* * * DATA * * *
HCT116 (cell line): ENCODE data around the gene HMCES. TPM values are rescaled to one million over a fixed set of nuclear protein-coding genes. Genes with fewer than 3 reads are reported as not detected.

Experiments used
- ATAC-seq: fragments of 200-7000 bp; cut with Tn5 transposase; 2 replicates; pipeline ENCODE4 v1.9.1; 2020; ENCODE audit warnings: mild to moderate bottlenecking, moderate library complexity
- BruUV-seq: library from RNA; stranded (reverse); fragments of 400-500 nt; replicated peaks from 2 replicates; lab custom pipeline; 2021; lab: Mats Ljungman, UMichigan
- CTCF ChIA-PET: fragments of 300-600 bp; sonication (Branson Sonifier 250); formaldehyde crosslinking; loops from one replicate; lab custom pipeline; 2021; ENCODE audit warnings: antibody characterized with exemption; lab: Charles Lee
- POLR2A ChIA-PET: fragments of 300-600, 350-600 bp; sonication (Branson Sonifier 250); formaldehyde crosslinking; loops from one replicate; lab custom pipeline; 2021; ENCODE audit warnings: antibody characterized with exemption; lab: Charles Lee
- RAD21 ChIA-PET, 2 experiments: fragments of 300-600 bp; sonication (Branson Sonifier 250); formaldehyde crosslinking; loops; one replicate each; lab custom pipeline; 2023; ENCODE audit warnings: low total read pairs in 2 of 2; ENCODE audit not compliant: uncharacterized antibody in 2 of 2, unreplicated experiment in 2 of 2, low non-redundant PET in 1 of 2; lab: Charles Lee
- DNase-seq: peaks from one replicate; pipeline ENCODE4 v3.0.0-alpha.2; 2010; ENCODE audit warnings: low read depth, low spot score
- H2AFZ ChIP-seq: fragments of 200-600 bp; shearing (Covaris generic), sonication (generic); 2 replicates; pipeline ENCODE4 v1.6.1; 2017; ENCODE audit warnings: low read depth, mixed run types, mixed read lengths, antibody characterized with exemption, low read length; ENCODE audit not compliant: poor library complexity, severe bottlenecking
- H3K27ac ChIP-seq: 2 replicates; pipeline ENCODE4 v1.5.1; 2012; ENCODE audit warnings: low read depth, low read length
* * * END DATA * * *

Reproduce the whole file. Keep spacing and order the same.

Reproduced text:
HCT116 (cell line): ENCODE data around the gene HMCES. TPM values are rescaled to one million over a fixed set of nuclear protein-coding genes. Genes with fewer than 3 reads are reported as not detected.

Experiments used
- ATAC-seq: fragments of 200-7000 bp; cut with Tn5 transposase; 2 replicates; pipeline ENCODE4 v1.9.1; 2020; ENCODE audit warnings: mild to moderate bottlenecking, moderate library complexity
- BruUV-seq: library from RNA; stranded (reverse); fragments of 400-500 nt; replicated peaks from 2 replicates; lab custom pipeline; 2021; lab: Mats Ljungman, UMichigan
- CTCF ChIA-PET: fragments of 300-600 bp; sonication (Branson Sonifier 250); formaldehyde crosslinking; loops from one replicate; lab custom pipeline; 2021; ENCODE audit warnings: antibody characterized with exemption; lab: Charles Lee
- POLR2A ChIA-PET: fragments of 300-600, 350-600 bp; sonication (Branson Sonifier 250); formaldehyde crosslinking; loops from one replicate; lab custom pipeline; 2021; ENCODE audit warnings: antibody characterized with exemption; lab: Charles Lee
- RAD21 ChIA-PET, 2 experiments: fragments of 300-600 bp; sonication (Branson Sonifier 250); formaldehyde crosslinking; loops; one replicate each; lab custom pipeline; 2023; ENCODE audit warnings: low total read pairs in 2 of 2; ENCODE audit not compliant: uncharacterized antibody in 2 of 2, unreplicated experiment in 2 of 2, low non-redundant PET in 1 of 2; lab: Charles Lee
- DNase-seq: peaks from one replicate; pipeline ENCODE4 v3.0.0-alpha.2; 2010; ENCODE audit warnings: low read depth, low spot score
- H2AFZ ChIP-seq: fragments of 200-600 bp; shearing (Covaris generic), sonication (generic); 2 replicates; pipeline ENCODE4 v1.6.1; 2017; ENCODE audit warnings: low read depth, mixed run types, mixed read lengths, antibody characterized with exemption, low read length; ENCODE audit not compliant: poor library complexity, severe bottlenecking
- H3K27ac ChIP-seq: 2 replicates; pipeline ENCODE4 v1.5.1; 2012; ENCODE audit warnings: low read depth, low read length